Thanks
    Matt
     
  10. upguy

    upguy TrainBoard Member

    406
    21
    20
    Wood chip cars are used by mills here in my part of the country (Oregon) more than pulpwood cars. "Mill ends" can be chipped, put in a hopper, and later loaded into a wood chip car; which is then transported to a paper mill or a mill where particle board or chipboard is made. The "mill ends" are the parts of the lumber where the taper of the tree does not give a complete 1"x4" or whatever. The board also may have a bad knot or some other defect that lowers the quality of the board. By cutting these ends off and chipping them, some value can be gained from an otherwise inferior piece of lumber.

    As for the type of cars used.... A lot of lumber products are still shipped in boxcars by the mills in Oregon. These boxcars are not usually in the best of shape, but they keep the wood protected from the elements without having to wrap the lumber. Bulkhead flats also are used to ship lumber products, but center-beam flats with bulkheads make securing the load a little easier. Often the lumber will be wrapped when shipped long distances on cars that do not offer the weather protection afforded by boxcars.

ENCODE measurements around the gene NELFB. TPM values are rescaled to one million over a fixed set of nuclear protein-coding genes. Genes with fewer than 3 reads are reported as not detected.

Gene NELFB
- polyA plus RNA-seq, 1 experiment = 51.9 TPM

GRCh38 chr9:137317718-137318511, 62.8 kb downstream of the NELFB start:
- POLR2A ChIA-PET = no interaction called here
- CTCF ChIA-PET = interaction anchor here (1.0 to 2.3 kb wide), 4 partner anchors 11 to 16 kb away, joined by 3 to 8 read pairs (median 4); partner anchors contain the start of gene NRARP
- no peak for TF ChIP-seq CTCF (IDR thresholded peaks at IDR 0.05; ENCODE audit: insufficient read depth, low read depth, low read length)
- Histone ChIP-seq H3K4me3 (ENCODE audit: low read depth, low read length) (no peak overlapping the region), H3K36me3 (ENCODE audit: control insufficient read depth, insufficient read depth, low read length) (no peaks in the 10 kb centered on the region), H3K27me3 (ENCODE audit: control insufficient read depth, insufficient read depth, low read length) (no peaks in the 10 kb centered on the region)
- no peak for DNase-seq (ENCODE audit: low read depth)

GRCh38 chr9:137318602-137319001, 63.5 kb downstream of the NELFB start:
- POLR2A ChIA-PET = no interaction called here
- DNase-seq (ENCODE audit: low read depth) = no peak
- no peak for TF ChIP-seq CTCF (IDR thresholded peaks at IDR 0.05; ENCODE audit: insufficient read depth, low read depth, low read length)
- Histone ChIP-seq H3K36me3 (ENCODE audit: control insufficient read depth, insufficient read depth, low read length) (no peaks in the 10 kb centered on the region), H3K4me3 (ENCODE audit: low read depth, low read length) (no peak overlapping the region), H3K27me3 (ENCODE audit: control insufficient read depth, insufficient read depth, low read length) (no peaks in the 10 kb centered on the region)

I am not an expert on the lumber industry, but I do live in a timber producing area. I hope this helps.

    ------------------
    Rett

    [This message has been edited by upguy (edited 13 May 2000).]
     
  11. mtaylor

    mtaylor Staff Member TrainBoard Supporter

    2,761
    117
    49